Europe is begging for coal and gas – Russia should deliver

Winter is approaching and almost all of the gas storage facilities in Europe are not sufficiently full. In Germany alone, around 50 percent of all households heat with gas. Now European energy providers are begging in rows in Russia for more coal and gas in order to be able to secure the energy supply in winter.

Europe lacks almost all energy sources for generating electricity

The European energy market is battered, there is practically a lack of all energy sources for electricity generation and heating. The cause is the prolonged calm and months of cloud cover in the first half of 2021. Both wind power and solar systems only supplied a fraction of the calculated amount of electricity. At the same time, electricity demand rose after the economy picked up again after the corona lockdown. Gas and coal-fired power plants had to step in to ensure the supply. As a result, the corresponding supplies of these energy sources have rapidly dwindled.

Europe is begging for coal and gas, now Russia should deliver. All energy sources for power supply are scarce. The coming winter will be critical.

Not enough coal and gas for the winter

The gas storage tanks are usually empty in winter and filled again in summer. Due to the low temperatures in spring, however, the heating in Germany ran into June and was partially switched on again in September. Since the gas-fired power plants also generated 46 percent more electricity than in previous years due to the electricity shortage, it was no longer possible to fill the storage tanks again in good time before winter due to the long-term delivery quota.


Europe is begging Russia for coal and gas

Now several European energy providers are asking Russia for more coal and natural gas to prevent an energy crisis. Europe has largely turned away from coal for years to make its electricity generation greener. The gas storage facilities in the region are now only partially full due to the collapse in green electricity generation. LPG suppliers prefer Asia. The Asian countries have increased their delivery agreements in good time and have thus also made use of the available transport capacities.

“If all European utilities switch to coal, there will be a huge increase in coal demand that Russia alone cannot meet in the short term,” said Natasha Tyrina, principal research analyst at Wood Mackenzie Ltd. in Houston. “This would also require supplies from other countries, for example from the USA, but the situation there is similar to everywhere else.”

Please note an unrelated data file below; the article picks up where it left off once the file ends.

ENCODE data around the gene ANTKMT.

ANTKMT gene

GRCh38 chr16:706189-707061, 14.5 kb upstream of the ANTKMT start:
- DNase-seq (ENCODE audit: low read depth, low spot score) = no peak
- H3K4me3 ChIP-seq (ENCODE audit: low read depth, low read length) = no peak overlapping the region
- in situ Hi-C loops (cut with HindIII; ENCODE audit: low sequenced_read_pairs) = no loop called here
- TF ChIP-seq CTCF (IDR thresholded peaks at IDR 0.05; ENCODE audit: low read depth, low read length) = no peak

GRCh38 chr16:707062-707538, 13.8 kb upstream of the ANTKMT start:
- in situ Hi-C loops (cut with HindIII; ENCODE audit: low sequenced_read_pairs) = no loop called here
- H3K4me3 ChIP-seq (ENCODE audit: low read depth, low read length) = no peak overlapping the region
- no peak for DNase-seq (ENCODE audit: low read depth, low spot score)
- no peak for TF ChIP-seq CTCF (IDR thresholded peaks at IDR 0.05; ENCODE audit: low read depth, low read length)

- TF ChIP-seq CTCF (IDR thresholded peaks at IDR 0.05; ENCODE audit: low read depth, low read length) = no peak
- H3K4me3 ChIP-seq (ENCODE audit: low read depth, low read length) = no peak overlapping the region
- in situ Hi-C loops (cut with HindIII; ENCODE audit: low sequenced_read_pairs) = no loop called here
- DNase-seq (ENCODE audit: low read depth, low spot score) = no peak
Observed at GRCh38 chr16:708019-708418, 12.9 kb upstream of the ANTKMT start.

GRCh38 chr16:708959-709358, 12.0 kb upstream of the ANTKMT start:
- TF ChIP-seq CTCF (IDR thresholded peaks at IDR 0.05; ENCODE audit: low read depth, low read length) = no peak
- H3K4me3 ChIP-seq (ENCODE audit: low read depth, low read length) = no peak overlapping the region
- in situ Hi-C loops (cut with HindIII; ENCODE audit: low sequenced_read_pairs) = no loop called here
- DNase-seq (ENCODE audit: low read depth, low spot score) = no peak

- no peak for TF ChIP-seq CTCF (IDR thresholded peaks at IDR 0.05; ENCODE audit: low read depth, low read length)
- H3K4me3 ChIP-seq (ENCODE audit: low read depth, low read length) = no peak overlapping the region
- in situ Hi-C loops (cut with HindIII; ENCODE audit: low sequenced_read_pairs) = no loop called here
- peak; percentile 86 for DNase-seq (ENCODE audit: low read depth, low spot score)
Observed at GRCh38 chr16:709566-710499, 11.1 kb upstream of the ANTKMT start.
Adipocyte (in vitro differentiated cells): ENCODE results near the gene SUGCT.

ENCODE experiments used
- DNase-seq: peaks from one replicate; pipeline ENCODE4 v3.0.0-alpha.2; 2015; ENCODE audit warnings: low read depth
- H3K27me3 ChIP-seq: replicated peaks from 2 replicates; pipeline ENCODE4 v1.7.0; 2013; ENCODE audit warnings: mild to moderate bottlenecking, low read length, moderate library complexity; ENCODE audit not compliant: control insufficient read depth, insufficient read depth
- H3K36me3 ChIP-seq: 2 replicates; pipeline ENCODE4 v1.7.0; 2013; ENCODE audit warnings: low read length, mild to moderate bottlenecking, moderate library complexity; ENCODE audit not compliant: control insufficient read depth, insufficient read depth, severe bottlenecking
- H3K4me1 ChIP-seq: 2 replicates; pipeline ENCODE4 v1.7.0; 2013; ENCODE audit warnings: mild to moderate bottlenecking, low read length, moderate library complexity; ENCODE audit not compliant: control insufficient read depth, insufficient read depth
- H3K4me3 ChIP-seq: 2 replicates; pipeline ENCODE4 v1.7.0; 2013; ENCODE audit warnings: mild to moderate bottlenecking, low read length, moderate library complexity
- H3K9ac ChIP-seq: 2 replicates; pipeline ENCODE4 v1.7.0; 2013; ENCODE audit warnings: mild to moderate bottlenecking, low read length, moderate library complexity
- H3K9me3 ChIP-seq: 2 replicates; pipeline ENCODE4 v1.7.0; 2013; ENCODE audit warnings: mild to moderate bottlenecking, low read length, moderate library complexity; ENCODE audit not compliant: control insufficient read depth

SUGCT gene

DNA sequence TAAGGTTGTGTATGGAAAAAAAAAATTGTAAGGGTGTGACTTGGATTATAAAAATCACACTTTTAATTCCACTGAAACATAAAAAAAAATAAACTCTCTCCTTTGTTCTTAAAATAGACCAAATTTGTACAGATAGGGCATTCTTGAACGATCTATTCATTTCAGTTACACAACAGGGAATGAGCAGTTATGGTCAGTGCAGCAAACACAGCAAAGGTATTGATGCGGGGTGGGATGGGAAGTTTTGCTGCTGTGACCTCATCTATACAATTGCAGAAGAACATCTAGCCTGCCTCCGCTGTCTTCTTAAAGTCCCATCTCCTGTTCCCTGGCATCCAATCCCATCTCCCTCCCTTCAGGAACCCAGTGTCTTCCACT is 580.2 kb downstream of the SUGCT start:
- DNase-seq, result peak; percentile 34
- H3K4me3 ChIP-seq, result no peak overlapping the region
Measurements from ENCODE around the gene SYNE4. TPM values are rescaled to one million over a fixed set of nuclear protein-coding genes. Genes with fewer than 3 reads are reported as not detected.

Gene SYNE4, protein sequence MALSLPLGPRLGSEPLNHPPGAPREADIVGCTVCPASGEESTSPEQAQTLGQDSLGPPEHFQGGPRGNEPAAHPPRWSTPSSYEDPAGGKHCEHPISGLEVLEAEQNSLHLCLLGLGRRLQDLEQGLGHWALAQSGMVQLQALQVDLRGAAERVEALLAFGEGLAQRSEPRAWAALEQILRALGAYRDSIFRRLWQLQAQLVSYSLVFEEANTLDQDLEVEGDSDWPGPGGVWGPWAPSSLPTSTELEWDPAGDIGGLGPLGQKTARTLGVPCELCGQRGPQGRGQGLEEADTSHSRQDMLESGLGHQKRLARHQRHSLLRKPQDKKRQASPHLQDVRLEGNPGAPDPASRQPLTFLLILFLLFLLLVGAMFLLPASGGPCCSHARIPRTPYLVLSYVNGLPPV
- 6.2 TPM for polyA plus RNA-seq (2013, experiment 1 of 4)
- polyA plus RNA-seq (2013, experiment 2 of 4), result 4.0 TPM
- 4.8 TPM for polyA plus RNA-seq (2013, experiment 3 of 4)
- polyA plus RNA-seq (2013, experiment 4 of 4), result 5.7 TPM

Coal is making a comeback

In Europe it has become more difficult to make money with gas electricity. With the sharp rise in raw material prices, coal-fired power plants are more profitable despite rising CO2 costs. The demand for oil, gas and electricity is steadily increasing, driven by China and the Asian countries. Coal is currently making a comeback.


Fossil fuels are coming back to life, because the energy-hungry countries depend on it to keep their economies going. European utilities desperately need more coal, a European utility strategist said, asking not to be identified. But Russia, the world’s third largest exporter of the fuel, is mainly aimed at selling to the largest buyers in Asia. “Russia has been throttling coal exports to Europe for years, while the European Union has shut down coal-fired power plants,” said Kirill Chuyko, head of research at BCS Global Markets. A diversion to Europe will be difficult, “because there are already contracts with Asian customers. In addition, the transport capacity is limited anyway. “

Now Putin’s strategy of betting on the failure of the energy transition is paying off in full. We have already reported on this in our article “Putin is counting on the failure of the energy transition”. However, Putin has calculated with a longer period of time and so the expansion plans for coal production in Russia have not yet been fully implemented.

Energy supply critical in severe winter

The winter is going to be exciting. With an early onset of winter or unusually low temperatures, all energy sources become scarce. It is already critical when it comes to gas. If there is no coal supply, the power supply will be critical, because at the end of the year three more nuclear power plants will be taken off the grid. These can actually only be replaced by power generation from coal.

A blackout is becoming more likely every day.